Thanks to Vermont Senator Bernie Sanders’ proud identification as a Democratic Socialist and allusion to Denmark as an ideal social democracy, Denmark is being discussed throughout the news media. But what few outlets are brave enough to report is that, by almost every measurable standard, Danish socialism runs circles around American capitalism. Here are a few examples:
1. Denmark’s unemployed workers get 90 percent of their old salary for 2 years.
Denmark has a tremendous social safety net for unemployed workers — any worker who worked at least 52 weeks over a three-year period can qualify to have 90 percent of their original salary paid for, for up to two years. The Danish government also has plentiful training programs for out-of-work Danes. As a result, 73 percent of Danes between 15 and 64 have a paying job, compared to 67 percent of Americans.
2. Denmark spends far less on healthcare than the US.
According to the Organisation for Economic Co-Operation and Development (OECD), the US spends twice as much per capita on healthcare than in Denmark, where taxpayer-funded universal healthcare is available for all citizens. 2009 OECD data shows that the U.S. spent an average of $7,290 per person on healthcare. Denmark spent just $3,512. World Bank data, as seen in the chart above, shows Danish healthcare costs are about $3,000 less per capita than in the US.
3. Denmark is the happiest country on Earth.
The World Happiness Report, which determines which nation’s population is the “happiest” using criteria like life expectancy, GDP, social safety nets, as well as factors like “perception of corruption” and “freedom to make life choices,” found that Denmark was the happiest country. The US, in the meantime, ranked #17 on the same list.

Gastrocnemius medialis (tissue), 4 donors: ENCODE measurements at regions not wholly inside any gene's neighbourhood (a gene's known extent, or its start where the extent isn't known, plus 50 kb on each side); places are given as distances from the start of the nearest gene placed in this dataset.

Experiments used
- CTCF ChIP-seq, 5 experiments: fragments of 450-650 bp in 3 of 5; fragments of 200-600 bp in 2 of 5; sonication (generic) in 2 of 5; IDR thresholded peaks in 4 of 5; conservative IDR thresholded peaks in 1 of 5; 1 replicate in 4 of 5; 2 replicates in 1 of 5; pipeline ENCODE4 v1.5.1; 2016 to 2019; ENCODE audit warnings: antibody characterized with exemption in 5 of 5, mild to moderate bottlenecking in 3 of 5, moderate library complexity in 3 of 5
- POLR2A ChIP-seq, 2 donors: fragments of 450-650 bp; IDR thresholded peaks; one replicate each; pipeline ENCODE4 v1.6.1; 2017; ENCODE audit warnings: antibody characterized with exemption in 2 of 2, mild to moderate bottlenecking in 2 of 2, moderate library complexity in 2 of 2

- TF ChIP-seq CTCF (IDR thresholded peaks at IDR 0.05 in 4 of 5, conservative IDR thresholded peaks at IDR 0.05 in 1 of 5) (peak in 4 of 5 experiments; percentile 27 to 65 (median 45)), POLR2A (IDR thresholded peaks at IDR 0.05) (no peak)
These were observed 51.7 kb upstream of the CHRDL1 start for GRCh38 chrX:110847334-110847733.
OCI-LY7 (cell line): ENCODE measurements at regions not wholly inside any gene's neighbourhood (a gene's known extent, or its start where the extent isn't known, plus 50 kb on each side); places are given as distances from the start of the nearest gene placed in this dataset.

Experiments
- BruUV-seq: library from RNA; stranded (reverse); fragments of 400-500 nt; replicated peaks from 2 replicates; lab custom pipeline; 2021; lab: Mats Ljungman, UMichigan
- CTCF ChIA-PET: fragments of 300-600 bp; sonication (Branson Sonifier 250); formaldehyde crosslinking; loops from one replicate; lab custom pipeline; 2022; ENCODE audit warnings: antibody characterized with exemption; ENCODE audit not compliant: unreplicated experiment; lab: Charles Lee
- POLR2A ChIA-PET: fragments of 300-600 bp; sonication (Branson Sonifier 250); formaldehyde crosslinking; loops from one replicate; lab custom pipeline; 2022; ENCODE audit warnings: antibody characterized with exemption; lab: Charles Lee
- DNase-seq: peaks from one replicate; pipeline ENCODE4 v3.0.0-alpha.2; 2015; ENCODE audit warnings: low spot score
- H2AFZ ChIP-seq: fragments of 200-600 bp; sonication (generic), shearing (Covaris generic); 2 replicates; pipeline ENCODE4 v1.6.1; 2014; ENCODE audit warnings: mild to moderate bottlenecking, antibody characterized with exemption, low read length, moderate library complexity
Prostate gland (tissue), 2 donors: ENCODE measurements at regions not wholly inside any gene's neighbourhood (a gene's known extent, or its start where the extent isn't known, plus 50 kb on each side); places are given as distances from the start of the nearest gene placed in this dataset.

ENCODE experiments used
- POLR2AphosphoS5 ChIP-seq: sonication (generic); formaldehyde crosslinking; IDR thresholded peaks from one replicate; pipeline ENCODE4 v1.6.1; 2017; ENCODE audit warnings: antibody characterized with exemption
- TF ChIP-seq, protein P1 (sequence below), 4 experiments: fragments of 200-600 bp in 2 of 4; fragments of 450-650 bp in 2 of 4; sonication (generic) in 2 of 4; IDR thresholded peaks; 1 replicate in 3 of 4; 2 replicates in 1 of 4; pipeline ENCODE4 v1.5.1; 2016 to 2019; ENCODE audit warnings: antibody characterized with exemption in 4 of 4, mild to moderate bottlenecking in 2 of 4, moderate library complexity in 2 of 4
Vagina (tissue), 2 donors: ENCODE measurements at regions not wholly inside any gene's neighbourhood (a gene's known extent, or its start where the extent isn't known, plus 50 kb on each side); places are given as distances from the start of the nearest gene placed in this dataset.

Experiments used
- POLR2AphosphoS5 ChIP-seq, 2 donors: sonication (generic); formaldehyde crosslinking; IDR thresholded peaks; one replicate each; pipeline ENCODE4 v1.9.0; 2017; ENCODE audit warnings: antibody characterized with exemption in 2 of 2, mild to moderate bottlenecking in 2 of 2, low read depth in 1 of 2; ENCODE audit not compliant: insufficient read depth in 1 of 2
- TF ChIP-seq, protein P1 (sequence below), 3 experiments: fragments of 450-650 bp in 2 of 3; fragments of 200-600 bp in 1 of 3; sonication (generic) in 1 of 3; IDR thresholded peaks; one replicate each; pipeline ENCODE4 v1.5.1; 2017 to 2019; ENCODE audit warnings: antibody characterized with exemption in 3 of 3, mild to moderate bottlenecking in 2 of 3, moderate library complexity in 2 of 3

4. Danes enjoy the world’s shortest workweek.
Denmark leads every other OECD nation in work-life balance. Danes work an average of 33 hours a week, earn an average of $46,000 USD annually, and have the right to 5 weeks of paid vacation per year. Here in the US, the average worker puts in an average of 47 hours a week, and only takes 16 days of vacation a year. This is largely due to a more stressful work climate, in which wages are stagnating while costs are rising. Combine that with a highly-competitive job market, and that means more Americans are willing to chain themselves to their desk then to risk taking vacation days and coming back to find someone else took their job.
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